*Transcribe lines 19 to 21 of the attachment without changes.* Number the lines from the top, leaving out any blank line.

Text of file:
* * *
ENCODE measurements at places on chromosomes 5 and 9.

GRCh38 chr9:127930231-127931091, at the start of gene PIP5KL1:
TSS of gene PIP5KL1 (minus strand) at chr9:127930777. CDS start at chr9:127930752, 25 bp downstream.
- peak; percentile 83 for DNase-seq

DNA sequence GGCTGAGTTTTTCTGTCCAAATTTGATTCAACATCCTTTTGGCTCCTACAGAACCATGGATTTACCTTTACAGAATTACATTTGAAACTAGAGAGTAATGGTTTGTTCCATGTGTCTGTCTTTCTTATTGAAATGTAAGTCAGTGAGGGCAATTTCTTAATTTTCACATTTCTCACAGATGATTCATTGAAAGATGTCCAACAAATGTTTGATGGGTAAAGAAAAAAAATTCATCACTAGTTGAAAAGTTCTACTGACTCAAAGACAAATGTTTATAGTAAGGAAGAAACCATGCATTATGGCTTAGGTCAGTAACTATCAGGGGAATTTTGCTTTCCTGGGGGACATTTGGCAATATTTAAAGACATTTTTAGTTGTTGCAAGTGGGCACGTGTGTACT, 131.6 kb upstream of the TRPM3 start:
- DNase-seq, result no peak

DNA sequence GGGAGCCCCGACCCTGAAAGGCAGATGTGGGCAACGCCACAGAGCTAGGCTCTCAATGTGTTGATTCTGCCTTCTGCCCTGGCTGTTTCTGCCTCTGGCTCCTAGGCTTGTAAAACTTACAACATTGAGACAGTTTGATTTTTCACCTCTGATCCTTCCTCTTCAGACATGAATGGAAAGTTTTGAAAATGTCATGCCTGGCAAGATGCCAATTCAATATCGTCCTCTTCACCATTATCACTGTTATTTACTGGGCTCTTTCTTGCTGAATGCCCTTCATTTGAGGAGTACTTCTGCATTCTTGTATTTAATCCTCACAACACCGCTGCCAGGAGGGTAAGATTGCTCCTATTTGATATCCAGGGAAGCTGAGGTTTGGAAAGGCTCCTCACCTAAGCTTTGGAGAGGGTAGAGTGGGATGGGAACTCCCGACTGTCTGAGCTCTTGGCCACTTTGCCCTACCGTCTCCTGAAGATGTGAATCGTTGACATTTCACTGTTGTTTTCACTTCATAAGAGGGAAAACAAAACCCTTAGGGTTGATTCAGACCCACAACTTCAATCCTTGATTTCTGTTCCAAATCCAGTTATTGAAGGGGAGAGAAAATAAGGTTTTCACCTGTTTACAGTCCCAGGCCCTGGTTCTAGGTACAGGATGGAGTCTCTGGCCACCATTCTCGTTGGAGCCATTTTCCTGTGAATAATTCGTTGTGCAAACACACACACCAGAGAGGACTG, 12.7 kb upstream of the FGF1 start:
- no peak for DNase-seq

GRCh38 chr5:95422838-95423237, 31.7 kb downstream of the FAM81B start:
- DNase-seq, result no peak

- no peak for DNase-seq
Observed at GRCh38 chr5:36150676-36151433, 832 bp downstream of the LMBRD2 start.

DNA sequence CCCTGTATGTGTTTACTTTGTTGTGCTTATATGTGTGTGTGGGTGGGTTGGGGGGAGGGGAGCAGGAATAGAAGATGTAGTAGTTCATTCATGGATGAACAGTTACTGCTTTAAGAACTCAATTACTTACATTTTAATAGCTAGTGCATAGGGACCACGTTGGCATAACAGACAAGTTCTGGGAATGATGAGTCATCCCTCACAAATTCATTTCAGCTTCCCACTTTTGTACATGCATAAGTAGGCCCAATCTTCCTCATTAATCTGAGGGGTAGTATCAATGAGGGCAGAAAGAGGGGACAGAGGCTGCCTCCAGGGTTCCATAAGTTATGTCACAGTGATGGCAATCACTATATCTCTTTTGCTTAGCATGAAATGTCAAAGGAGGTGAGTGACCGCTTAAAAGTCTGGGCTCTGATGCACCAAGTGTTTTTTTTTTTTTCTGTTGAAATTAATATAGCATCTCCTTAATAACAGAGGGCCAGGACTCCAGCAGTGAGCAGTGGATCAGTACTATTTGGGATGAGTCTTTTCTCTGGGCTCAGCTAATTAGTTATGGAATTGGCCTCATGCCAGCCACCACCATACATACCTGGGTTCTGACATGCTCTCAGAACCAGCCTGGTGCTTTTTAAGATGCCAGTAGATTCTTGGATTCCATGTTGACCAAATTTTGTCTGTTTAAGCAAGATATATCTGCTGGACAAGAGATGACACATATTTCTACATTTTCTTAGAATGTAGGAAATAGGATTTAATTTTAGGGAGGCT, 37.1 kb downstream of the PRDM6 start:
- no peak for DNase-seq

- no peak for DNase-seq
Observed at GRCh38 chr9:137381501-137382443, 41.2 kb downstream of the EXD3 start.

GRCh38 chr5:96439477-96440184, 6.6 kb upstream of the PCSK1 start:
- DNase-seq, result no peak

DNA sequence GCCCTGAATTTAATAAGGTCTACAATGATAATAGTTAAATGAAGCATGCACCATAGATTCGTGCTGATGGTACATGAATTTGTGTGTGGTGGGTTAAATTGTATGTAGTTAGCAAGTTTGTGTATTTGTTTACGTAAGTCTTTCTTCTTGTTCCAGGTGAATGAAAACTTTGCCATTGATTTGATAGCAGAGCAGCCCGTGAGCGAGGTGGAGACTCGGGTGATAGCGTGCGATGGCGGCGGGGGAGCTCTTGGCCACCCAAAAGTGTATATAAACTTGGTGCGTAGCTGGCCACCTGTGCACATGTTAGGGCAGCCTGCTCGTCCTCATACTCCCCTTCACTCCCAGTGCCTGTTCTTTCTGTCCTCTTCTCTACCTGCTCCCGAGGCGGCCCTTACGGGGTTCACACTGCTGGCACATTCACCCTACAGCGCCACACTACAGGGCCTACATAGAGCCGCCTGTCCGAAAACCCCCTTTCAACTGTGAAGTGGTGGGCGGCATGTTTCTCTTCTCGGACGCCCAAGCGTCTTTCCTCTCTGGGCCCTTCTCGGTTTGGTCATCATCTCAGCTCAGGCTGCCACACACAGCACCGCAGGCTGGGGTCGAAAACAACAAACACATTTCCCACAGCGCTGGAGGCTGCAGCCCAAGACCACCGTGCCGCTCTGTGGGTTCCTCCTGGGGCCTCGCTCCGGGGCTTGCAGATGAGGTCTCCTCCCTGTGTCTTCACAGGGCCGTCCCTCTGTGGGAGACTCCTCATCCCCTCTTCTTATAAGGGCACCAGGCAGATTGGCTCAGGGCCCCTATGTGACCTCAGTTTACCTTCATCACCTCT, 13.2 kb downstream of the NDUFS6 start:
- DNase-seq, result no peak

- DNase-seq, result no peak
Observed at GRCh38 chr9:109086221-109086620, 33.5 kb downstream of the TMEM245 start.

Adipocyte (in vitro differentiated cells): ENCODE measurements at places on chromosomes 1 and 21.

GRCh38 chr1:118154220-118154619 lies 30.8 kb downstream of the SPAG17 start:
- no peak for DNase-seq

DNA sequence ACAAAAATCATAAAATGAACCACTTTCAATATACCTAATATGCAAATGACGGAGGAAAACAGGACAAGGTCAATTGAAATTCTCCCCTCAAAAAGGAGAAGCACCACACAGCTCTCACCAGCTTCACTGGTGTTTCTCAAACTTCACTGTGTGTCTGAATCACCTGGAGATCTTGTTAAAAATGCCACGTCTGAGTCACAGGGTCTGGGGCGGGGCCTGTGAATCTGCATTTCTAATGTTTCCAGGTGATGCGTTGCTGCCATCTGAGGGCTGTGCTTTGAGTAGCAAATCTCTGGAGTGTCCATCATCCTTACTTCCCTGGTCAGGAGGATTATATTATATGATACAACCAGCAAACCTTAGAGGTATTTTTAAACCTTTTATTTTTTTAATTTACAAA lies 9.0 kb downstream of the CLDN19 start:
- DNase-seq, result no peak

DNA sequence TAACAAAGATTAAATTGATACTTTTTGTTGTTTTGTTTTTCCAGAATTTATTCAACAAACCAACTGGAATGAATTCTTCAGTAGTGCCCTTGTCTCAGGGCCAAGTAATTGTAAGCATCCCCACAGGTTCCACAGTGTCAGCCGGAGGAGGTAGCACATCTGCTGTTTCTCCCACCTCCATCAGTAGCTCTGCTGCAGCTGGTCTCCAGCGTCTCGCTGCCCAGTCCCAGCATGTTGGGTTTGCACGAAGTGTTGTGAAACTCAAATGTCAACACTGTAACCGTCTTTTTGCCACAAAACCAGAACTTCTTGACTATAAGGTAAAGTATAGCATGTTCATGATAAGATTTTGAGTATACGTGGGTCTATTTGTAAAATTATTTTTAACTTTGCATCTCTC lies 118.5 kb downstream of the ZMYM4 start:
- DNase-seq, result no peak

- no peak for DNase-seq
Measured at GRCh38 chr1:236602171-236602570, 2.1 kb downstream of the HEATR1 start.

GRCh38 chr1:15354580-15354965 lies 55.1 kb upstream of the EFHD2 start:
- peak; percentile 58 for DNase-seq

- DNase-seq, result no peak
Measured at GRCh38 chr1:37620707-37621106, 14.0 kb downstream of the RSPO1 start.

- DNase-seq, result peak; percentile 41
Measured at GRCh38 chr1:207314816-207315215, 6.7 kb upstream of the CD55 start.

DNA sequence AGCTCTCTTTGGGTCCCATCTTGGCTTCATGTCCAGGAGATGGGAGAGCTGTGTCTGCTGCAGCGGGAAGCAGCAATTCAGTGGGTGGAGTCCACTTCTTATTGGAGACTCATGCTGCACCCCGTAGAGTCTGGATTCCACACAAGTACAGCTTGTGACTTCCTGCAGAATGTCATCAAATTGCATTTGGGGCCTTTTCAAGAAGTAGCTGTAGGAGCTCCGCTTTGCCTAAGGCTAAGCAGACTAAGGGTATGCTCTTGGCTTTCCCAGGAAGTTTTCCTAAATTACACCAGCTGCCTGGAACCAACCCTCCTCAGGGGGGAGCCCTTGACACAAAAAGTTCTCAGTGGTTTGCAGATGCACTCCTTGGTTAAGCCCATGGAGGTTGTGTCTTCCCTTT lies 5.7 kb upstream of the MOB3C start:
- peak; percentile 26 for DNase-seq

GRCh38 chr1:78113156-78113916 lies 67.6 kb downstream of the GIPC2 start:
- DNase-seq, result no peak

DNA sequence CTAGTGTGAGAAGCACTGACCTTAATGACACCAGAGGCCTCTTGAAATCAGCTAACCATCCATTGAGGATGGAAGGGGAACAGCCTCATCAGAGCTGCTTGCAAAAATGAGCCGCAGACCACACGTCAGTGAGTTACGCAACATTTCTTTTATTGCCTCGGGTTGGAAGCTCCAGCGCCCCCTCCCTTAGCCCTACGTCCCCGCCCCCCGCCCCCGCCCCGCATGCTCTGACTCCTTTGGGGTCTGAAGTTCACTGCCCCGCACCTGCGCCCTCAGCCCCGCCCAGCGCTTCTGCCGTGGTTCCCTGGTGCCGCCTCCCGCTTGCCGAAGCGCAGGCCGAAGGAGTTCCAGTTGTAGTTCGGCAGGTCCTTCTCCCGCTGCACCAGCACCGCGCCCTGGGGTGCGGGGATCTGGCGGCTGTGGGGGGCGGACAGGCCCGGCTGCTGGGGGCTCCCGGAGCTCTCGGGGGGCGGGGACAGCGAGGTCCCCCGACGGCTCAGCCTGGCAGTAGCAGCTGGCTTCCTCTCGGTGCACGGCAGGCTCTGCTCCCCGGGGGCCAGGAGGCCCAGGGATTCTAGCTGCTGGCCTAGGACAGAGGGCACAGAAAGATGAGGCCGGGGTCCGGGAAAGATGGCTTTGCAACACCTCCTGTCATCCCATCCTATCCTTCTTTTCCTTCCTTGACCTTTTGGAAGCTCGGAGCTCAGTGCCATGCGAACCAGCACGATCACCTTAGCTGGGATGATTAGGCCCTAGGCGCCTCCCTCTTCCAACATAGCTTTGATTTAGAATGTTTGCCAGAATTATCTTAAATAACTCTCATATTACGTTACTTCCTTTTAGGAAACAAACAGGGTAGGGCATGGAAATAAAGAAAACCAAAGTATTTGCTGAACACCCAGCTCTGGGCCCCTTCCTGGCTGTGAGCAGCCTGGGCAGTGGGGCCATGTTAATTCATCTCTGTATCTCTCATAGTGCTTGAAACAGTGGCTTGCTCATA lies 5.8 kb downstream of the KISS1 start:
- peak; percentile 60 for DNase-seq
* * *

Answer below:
DNA sequence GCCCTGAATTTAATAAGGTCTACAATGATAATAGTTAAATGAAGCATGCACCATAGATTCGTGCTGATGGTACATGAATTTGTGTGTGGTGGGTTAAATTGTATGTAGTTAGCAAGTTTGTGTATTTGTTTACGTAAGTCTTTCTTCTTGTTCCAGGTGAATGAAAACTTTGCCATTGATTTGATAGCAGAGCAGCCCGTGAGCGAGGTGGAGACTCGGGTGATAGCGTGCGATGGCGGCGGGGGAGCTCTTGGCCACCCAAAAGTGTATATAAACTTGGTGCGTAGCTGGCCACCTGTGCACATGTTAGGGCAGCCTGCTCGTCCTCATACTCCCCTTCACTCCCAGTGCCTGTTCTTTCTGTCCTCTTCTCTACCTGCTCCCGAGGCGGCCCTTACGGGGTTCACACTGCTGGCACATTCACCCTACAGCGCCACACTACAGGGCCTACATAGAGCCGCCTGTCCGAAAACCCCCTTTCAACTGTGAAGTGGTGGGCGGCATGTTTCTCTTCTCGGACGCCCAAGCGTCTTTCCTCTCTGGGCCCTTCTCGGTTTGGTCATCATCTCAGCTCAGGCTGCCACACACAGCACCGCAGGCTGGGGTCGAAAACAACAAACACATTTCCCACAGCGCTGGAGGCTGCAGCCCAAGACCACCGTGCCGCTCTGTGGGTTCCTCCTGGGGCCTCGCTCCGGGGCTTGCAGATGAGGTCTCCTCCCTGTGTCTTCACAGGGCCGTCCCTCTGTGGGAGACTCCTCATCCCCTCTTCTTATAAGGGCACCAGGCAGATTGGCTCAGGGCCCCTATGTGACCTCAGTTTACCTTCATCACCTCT, 13.2 kb downstream of the NDUFS6 start:
- DNase-seq, result no peak

- DNase-seq, result no peak